It is not clear how the story of the mermaid emerged. Did Doctor Ward make it up? If so, did he intend to awe the descendants of his family’s slaves with his power, to cow them into submission, to remind them of what a white man in the South was capable of? Did he mean to make Pauline and her friends and family sound foolish and ignorant for disseminating tales of mermaids? If Doctor Ward told the story to impress and intimidate local African Americans, then it rebounded on him. The hurricane killed thousands of African Americans. It left 30,000 sea island residents homeless and destitute for months. It destroyed an emerging Lowcountry industry in phosphate mining, much heralded by boosters of the New South and a burgeoning source of income for thousands of local and migrant workers by 1893. It ravaged the already-decaying rice culture that had built the wealth and power of Doctor Ward’s family on the backs of the slaves who brought forth Pauline, reinforcing the decline and fall of rice cultivation in South Carolina. That is – if Doctor Ward had initially intended to brag, he was crowing over a nail in the coffin of the systems that once brought his family such immense wealth. But Pauline, with an audience of friends and neighbors sitting on her porch as she recounted the story to the Federal Writers Project interviewer in 1937, recollected that when Doctor Ward spoke about the storm, he teared up. His attitude seemed to be, in retrospect at least, one of remorse.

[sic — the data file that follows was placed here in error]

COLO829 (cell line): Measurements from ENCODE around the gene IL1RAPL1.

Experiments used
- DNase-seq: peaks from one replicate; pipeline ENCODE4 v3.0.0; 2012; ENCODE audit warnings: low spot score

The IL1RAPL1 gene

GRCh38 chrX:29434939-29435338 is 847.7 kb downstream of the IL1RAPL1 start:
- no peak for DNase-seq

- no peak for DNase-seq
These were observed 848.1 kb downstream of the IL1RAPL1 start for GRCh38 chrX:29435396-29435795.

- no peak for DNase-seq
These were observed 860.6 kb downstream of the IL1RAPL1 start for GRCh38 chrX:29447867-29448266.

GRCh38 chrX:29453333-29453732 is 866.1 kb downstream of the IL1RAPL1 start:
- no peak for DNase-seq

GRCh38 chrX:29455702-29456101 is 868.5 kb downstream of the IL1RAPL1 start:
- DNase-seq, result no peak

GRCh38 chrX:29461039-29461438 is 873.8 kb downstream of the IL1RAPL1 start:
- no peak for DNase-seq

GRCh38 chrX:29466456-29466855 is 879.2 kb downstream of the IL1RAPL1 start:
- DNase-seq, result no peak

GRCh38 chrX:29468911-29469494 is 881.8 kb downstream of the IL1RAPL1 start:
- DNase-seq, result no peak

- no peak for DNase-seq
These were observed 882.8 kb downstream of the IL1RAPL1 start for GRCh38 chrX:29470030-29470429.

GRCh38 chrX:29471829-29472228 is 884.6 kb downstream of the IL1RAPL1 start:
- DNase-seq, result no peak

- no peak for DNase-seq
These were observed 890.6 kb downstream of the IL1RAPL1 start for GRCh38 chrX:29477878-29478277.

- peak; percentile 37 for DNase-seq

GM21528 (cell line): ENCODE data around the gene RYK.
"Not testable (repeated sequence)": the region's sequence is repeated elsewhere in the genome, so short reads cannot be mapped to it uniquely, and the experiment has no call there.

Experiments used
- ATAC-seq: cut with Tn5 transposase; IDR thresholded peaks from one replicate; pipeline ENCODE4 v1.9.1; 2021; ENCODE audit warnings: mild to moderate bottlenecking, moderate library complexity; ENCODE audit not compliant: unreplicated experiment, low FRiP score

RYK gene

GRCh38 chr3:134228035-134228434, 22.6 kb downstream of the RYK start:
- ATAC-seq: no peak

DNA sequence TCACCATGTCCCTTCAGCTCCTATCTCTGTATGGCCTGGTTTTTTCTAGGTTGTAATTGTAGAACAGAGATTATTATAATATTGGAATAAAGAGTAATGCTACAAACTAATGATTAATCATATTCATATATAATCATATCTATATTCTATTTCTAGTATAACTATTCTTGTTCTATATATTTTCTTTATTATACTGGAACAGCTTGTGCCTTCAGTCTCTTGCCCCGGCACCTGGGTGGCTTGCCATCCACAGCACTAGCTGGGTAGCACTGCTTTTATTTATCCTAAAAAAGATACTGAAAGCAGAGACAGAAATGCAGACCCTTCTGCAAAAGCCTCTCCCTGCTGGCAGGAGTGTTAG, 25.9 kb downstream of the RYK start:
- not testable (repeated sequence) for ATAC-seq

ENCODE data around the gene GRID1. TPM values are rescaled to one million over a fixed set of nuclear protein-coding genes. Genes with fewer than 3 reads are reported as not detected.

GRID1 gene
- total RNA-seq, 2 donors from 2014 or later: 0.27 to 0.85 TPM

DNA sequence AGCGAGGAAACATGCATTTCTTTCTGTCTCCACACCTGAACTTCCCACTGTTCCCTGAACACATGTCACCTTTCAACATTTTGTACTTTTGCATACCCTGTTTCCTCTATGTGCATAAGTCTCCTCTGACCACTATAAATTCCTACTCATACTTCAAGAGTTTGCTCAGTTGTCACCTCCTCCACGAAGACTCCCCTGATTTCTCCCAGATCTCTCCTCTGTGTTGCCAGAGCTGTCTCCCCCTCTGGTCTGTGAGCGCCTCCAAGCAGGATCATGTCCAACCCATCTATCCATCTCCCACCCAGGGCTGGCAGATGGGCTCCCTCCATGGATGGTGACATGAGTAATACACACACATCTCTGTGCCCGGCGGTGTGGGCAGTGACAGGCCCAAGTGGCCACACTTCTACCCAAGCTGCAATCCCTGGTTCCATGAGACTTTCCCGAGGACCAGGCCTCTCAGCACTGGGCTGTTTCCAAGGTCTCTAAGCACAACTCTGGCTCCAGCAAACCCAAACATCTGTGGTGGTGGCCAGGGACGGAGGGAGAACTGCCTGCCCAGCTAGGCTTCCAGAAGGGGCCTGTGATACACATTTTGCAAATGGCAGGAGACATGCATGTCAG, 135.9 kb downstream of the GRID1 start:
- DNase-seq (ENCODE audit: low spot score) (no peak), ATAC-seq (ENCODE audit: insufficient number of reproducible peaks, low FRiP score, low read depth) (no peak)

Pauline’s feelings are less clear. Did the story originate with Pauline, her parents, or their friends? If she or people she knew spread this story, it might have been out of a sense of resentment and upset. Pauline could have been blaming Ward for the ills that befell African Americans during and after the hurricane. Remember that of the few thousand African Americans that died as a result of the hurricane, only a handful of white people did; of the intense poverty that followed the storm, African Americans constituted nearly all of its victims. Pauline may be placing the hurricane and Doctor Ward’s role in it, as a selfish, greedy man eager to trap a creature that should have been left alone, within a larger framework of how she and other African Americans understood the postbellum South. The racial exploitation that emerged with slavery did not end with the passage of the Thirteenth Amendment in 1865. Moreover, Doctor Ward’s birth after slavery did not exempt him from culpability for slavery’s lingering ravages – especially after planters and other Democrats violently recaptured southern state governments in the 1870s, a development that contributed to the rise of Jim Crow in the 1890s. Doctor Ward’s place in the southern hierarchy was set, assured. The fall of the Confederacy did not see the permanent fall of a white upper class with planter roots: Doctor Ward, a wealthy landowner in his own right, was proof of that. Seen this way, Pauline’s story becomes subversive, suggesting that Pauline and her guests understood all too well how they lived within a new iteration of the old white supremacy that had guided slavery.